Direct Relief even has their own hurricane relief map that they share online that actually shows you all the hurricane tracks from hurricanes going back 50 years and in real time. If there is a storm brewing somewhere, you can bet Direct Relief knows about it and is ready to aid those affected. 

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As you can imagine, Direct Relief is at full operating capacity because of all the communities they support throughout the year, and with the continuing response to all the recent natural disasters. Direct Relief is there before a disaster happens, they are there when the disaster happens, and they are there often for years while communities rebuild after most people have forgotten about them.  Direct Relief will even be moving into a new, larger, state-of-the-art facility here in Santa Barbara to increase their capacity and continue helping those affected by poverty and natural disasters here at home, across the United States, and around the world.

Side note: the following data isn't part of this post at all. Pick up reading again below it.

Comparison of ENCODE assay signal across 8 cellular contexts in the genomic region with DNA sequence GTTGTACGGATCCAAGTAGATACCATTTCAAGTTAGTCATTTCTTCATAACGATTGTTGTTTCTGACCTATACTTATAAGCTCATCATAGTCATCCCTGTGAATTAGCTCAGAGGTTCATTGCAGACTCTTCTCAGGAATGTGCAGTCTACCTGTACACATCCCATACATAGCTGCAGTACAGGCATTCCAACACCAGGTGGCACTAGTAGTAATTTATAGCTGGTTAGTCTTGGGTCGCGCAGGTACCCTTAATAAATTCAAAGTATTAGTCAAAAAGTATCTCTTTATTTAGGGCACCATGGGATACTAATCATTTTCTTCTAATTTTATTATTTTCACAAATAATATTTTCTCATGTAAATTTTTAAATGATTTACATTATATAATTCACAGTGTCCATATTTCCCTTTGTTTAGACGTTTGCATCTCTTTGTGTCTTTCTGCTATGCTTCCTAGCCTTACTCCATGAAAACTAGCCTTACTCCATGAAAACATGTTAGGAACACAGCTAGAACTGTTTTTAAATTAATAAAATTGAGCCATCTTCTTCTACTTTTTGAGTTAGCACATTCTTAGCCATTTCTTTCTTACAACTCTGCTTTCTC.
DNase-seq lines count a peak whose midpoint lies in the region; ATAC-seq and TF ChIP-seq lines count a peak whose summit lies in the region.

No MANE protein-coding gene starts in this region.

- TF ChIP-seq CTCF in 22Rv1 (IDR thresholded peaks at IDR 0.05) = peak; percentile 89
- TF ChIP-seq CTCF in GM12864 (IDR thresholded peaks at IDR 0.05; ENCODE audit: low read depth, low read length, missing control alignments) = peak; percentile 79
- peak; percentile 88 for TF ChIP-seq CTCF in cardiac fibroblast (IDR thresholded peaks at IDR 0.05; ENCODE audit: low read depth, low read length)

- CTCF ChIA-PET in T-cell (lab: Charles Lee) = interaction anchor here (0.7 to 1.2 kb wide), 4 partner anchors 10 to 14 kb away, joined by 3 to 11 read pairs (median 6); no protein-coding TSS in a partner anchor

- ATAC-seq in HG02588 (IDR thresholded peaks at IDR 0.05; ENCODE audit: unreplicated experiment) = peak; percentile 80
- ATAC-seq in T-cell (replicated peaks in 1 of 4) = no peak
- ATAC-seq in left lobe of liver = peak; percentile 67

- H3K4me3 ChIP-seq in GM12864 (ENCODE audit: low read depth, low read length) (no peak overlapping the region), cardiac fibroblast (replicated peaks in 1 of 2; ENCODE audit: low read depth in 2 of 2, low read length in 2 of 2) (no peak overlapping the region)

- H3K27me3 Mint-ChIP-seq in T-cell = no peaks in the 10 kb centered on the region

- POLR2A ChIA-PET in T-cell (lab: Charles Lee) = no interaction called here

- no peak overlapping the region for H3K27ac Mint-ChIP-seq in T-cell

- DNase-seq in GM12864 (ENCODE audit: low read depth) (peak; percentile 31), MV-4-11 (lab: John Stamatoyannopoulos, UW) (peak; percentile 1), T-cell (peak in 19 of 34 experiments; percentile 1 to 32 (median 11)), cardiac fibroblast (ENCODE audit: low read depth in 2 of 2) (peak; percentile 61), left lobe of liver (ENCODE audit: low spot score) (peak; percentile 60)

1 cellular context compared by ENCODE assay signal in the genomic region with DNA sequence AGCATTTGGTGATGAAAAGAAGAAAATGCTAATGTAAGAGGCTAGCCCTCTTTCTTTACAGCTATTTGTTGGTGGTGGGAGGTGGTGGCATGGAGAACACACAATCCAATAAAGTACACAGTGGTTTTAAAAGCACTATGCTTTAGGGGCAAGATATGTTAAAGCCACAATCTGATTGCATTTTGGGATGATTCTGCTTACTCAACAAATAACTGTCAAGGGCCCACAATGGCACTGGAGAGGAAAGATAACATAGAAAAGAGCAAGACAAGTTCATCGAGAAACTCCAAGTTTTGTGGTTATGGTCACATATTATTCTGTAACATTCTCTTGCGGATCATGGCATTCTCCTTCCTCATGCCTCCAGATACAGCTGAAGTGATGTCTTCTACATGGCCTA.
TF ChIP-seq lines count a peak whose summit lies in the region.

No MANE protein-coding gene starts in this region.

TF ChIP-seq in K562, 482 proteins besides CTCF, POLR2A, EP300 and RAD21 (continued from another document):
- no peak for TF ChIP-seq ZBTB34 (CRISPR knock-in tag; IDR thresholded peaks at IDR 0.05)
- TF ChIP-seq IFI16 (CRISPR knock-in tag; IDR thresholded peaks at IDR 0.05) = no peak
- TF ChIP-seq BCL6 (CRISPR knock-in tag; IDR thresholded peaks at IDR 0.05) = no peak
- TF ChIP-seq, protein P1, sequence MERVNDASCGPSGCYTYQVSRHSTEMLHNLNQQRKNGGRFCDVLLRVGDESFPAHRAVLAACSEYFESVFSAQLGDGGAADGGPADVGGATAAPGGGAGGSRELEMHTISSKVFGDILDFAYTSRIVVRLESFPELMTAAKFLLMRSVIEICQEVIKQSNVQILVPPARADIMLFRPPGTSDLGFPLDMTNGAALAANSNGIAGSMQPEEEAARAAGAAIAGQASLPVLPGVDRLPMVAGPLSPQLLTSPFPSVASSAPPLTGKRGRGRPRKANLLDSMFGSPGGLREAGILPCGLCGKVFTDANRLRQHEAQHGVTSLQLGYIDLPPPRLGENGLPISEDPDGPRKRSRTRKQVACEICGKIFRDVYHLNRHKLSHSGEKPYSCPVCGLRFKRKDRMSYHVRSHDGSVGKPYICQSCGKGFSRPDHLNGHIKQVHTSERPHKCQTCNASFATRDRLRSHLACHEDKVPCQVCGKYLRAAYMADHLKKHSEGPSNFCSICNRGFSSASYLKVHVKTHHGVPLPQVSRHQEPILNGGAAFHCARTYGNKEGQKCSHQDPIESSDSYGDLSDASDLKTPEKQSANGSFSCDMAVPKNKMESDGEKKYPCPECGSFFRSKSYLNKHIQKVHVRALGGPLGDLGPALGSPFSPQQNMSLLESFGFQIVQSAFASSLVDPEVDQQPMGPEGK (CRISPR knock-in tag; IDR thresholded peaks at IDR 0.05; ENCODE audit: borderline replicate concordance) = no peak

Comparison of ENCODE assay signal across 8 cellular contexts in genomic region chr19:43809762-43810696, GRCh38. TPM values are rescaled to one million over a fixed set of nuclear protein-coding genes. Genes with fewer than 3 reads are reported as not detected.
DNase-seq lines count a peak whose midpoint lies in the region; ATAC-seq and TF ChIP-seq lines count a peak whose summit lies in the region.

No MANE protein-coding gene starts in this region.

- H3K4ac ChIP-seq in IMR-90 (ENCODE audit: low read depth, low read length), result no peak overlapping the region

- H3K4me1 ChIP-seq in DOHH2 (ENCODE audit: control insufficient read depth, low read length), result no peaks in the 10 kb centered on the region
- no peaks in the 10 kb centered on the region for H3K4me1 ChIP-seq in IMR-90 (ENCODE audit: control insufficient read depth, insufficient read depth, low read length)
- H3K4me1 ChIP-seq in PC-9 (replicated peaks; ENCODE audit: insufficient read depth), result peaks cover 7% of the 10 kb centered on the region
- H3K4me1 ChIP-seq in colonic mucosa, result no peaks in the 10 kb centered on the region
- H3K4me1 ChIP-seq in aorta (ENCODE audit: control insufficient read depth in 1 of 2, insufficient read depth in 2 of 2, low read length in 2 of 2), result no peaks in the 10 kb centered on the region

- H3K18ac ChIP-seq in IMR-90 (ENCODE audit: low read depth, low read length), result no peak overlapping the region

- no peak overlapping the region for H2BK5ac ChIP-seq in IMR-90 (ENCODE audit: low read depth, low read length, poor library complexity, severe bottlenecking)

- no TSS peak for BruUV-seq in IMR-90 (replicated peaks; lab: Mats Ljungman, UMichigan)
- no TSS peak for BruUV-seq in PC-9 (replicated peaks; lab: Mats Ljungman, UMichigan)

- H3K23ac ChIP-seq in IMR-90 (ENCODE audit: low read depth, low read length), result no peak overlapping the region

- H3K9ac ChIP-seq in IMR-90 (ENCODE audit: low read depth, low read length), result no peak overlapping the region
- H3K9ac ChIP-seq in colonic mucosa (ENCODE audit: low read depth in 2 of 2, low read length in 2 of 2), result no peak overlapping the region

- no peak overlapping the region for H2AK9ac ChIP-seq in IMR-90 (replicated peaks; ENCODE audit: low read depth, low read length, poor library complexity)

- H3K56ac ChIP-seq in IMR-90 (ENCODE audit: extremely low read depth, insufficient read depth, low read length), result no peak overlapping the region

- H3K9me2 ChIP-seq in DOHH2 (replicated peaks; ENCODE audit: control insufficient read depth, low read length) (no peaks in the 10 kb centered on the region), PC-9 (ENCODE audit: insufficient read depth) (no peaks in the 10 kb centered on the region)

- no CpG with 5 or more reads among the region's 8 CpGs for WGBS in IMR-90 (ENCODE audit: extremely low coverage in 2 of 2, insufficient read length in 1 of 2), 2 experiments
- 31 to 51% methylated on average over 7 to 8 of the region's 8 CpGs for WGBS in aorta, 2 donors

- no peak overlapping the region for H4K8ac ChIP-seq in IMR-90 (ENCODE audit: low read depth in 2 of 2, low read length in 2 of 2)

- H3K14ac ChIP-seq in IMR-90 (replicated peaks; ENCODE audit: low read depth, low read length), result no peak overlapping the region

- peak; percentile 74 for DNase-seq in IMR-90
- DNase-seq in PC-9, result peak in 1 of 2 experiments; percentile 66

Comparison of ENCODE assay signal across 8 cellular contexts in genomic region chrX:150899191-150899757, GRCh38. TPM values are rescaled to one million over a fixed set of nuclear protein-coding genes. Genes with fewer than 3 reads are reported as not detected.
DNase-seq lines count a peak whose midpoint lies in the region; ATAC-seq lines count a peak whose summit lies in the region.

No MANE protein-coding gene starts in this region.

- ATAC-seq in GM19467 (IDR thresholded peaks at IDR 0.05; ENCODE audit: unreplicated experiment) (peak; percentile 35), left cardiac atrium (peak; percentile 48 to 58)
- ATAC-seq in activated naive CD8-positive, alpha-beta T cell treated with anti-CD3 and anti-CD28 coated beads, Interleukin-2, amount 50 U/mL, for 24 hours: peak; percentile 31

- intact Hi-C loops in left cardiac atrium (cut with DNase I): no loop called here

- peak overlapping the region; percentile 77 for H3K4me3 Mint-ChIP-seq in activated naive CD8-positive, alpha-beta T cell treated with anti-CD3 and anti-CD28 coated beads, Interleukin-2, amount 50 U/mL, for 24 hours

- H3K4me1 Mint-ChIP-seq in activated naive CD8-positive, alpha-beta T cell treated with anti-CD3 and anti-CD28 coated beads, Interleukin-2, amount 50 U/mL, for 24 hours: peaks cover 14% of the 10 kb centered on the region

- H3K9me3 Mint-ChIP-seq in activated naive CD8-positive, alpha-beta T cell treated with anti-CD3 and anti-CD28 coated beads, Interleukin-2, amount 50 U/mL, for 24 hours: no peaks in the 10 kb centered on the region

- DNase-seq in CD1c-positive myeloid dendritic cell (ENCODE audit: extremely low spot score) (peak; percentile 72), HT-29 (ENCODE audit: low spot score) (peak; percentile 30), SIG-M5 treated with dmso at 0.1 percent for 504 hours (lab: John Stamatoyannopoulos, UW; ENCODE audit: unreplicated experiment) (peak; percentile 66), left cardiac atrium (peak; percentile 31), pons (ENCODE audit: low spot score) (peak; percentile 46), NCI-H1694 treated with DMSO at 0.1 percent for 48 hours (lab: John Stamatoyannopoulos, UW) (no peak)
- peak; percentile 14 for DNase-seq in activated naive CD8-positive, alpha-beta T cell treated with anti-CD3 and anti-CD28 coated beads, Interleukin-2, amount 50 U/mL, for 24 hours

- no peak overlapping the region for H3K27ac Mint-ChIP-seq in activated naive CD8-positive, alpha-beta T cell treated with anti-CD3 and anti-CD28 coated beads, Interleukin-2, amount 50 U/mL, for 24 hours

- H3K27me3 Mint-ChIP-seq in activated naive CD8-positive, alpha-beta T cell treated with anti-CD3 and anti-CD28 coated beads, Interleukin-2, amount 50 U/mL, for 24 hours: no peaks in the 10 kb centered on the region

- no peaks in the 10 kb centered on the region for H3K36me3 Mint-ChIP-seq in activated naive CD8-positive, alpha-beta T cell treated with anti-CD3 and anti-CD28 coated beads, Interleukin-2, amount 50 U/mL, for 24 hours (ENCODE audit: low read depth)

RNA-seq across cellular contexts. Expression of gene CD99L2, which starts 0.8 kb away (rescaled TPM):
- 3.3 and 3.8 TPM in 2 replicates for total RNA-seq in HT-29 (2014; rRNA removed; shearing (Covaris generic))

Wondering how you can help? We were too. The best ways you can help are with financial support and increasing awareness of what Direct Relief does to support community healthcare for people affected by poverty and emergency situations here in Santa Barbara, in all 50 states, and around the world. Direct Relief’s work is funded entirely by private donations – the organization does not ask for or receive government grants.

If you are an individual, own a business, or belong to a club or group and are interested in helping to raise money to support Direct Relief’s work, click here. Direct Relief has staff and online resources to help you plan a fun and successful fundraiser.

If you want to donate money directly click here

If you want to spread the word, “like” Direct Relief’s Facebook page, follow them on Twitter and Instagram, share posts that you think are interesting, and click here to share this post with your friends.

We would love to partner up with those who are putting on a Direct Relief fundraiser or event. Just send an email to team@hitchockre.com and we will get the word out!

Special thanks again to Dean Axelrod for our tour and in-depth knowledge of the Direct Relief facility.